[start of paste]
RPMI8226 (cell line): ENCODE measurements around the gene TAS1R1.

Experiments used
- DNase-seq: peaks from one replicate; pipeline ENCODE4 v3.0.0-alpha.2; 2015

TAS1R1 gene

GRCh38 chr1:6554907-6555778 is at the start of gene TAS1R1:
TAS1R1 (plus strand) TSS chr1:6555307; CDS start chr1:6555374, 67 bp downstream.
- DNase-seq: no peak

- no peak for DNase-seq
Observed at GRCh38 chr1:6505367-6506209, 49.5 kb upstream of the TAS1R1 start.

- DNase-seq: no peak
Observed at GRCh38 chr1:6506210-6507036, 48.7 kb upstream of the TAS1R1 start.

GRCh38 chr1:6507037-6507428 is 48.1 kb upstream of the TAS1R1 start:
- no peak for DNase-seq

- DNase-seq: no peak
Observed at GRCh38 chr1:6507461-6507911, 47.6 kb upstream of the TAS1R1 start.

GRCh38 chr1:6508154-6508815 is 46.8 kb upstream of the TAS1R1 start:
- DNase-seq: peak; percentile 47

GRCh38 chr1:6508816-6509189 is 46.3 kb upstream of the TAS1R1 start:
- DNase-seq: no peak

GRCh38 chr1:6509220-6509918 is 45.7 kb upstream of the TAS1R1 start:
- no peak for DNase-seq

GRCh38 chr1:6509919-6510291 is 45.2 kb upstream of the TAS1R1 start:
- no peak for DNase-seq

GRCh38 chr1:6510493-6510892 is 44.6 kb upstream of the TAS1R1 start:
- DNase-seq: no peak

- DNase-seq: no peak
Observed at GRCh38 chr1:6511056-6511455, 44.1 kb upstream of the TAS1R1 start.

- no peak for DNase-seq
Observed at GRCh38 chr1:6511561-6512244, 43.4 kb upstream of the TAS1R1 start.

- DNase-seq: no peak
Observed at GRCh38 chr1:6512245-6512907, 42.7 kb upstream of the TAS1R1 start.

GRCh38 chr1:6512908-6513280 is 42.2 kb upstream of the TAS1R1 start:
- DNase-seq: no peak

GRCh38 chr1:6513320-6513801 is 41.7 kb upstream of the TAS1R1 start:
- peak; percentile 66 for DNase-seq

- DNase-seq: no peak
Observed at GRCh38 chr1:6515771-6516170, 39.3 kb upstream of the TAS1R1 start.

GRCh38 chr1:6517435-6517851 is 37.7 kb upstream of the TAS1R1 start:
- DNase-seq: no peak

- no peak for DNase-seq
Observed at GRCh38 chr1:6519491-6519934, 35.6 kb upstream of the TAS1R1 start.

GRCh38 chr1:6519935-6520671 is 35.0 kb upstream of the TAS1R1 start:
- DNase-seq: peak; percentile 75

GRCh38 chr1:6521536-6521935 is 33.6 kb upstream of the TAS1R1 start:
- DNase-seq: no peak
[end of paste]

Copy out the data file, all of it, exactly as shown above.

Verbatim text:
RPMI8226 (cell line): ENCODE measurements around the gene TAS1R1.

Experiments used
- DNase-seq: peaks from one replicate; pipeline ENCODE4 v3.0.0-alpha.2; 2015

TAS1R1 gene

GRCh38 chr1:6554907-6555778 is at the start of gene TAS1R1:
TAS1R1 (plus strand) TSS chr1:6555307; CDS start chr1:6555374, 67 bp downstream.
- DNase-seq: no peak

- no peak for DNase-seq
Observed at GRCh38 chr1:6505367-6506209, 49.5 kb upstream of the TAS1R1 start.

- DNase-seq: no peak
Observed at GRCh38 chr1:6506210-6507036, 48.7 kb upstream of the TAS1R1 start.

GRCh38 chr1:6507037-6507428 is 48.1 kb upstream of the TAS1R1 start:
- no peak for DNase-seq

- DNase-seq: no peak
Observed at GRCh38 chr1:6507461-6507911, 47.6 kb upstream of the TAS1R1 start.

GRCh38 chr1:6508154-6508815 is 46.8 kb upstream of the TAS1R1 start:
- DNase-seq: peak; percentile 47

GRCh38 chr1:6508816-6509189 is 46.3 kb upstream of the TAS1R1 start:
- DNase-seq: no peak

GRCh38 chr1:6509220-6509918 is 45.7 kb upstream of the TAS1R1 start:
- no peak for DNase-seq

GRCh38 chr1:6509919-6510291 is 45.2 kb upstream of the TAS1R1 start:
- no peak for DNase-seq

GRCh38 chr1:6510493-6510892 is 44.6 kb upstream of the TAS1R1 start:
- DNase-seq: no peak

- DNase-seq: no peak
Observed at GRCh38 chr1:6511056-6511455, 44.1 kb upstream of the TAS1R1 start.

- no peak for DNase-seq
Observed at GRCh38 chr1:6511561-6512244, 43.4 kb upstream of the TAS1R1 start.

- DNase-seq: no peak
Observed at GRCh38 chr1:6512245-6512907, 42.7 kb upstream of the TAS1R1 start.

GRCh38 chr1:6512908-6513280 is 42.2 kb upstream of the TAS1R1 start:
- DNase-seq: no peak

GRCh38 chr1:6513320-6513801 is 41.7 kb upstream of the TAS1R1 start:
- peak; percentile 66 for DNase-seq

- DNase-seq: no peak
Observed at GRCh38 chr1:6515771-6516170, 39.3 kb upstream of the TAS1R1 start.

GRCh38 chr1:6517435-6517851 is 37.7 kb upstream of the TAS1R1 start:
- DNase-seq: no peak

- no peak for DNase-seq
Observed at GRCh38 chr1:6519491-6519934, 35.6 kb upstream of the TAS1R1 start.

GRCh38 chr1:6519935-6520671 is 35.0 kb upstream of the TAS1R1 start:
- DNase-seq: peak; percentile 75

GRCh38 chr1:6521536-6521935 is 33.6 kb upstream of the TAS1R1 start:
- DNase-seq: no peak